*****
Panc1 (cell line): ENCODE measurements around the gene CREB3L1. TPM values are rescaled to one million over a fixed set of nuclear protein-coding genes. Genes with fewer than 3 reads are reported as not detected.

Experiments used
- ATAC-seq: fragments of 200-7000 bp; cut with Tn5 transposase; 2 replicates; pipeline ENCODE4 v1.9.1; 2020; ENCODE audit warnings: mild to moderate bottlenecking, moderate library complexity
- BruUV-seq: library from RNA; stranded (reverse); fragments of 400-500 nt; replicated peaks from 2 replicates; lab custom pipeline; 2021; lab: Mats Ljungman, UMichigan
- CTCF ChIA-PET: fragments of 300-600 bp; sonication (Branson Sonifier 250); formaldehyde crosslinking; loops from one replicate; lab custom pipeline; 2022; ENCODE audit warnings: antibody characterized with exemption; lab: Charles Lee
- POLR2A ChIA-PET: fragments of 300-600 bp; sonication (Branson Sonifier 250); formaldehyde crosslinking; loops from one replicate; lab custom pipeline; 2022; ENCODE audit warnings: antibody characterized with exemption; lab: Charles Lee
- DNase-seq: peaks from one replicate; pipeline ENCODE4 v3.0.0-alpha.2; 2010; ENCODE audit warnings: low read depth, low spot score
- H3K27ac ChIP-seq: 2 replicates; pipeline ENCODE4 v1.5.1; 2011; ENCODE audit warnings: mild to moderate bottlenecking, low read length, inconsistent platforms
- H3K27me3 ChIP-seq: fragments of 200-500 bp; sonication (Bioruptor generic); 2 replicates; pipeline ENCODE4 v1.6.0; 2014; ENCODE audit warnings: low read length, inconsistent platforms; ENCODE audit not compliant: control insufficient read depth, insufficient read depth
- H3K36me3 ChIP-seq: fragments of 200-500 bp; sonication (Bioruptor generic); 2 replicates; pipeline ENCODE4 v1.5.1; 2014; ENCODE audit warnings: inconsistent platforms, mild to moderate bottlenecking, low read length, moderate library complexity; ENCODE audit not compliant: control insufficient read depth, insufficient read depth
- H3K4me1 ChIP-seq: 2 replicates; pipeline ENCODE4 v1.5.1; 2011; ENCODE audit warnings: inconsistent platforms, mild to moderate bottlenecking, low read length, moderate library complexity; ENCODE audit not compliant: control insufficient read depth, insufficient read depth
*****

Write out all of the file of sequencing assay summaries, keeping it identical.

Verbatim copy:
Panc1 (cell line): ENCODE measurements around the gene CREB3L1. TPM values are rescaled to one million over a fixed set of nuclear protein-coding genes. Genes with fewer than 3 reads are reported as not detected.

Experiments used
- ATAC-seq: fragments of 200-7000 bp; cut with Tn5 transposase; 2 replicates; pipeline ENCODE4 v1.9.1; 2020; ENCODE audit warnings: mild to moderate bottlenecking, moderate library complexity
- BruUV-seq: library from RNA; stranded (reverse); fragments of 400-500 nt; replicated peaks from 2 replicates; lab custom pipeline; 2021; lab: Mats Ljungman, UMichigan
- CTCF ChIA-PET: fragments of 300-600 bp; sonication (Branson Sonifier 250); formaldehyde crosslinking; loops from one replicate; lab custom pipeline; 2022; ENCODE audit warnings: antibody characterized with exemption; lab: Charles Lee
- POLR2A ChIA-PET: fragments of 300-600 bp; sonication (Branson Sonifier 250); formaldehyde crosslinking; loops from one replicate; lab custom pipeline; 2022; ENCODE audit warnings: antibody characterized with exemption; lab: Charles Lee
- DNase-seq: peaks from one replicate; pipeline ENCODE4 v3.0.0-alpha.2; 2010; ENCODE audit warnings: low read depth, low spot score
- H3K27ac ChIP-seq: 2 replicates; pipeline ENCODE4 v1.5.1; 2011; ENCODE audit warnings: mild to moderate bottlenecking, low read length, inconsistent platforms
- H3K27me3 ChIP-seq: fragments of 200-500 bp; sonication (Bioruptor generic); 2 replicates; pipeline ENCODE4 v1.6.0; 2014; ENCODE audit warnings: low read length, inconsistent platforms; ENCODE audit not compliant: control insufficient read depth, insufficient read depth
- H3K36me3 ChIP-seq: fragments of 200-500 bp; sonication (Bioruptor generic); 2 replicates; pipeline ENCODE4 v1.5.1; 2014; ENCODE audit warnings: inconsistent platforms, mild to moderate bottlenecking, low read length, moderate library complexity; ENCODE audit not compliant: control insufficient read depth, insufficient read depth
- H3K4me1 ChIP-seq: 2 replicates; pipeline ENCODE4 v1.5.1; 2011; ENCODE audit warnings: inconsistent platforms, mild to moderate bottlenecking, low read length, moderate library complexity; ENCODE audit not compliant: control insufficient read depth, insufficient read depth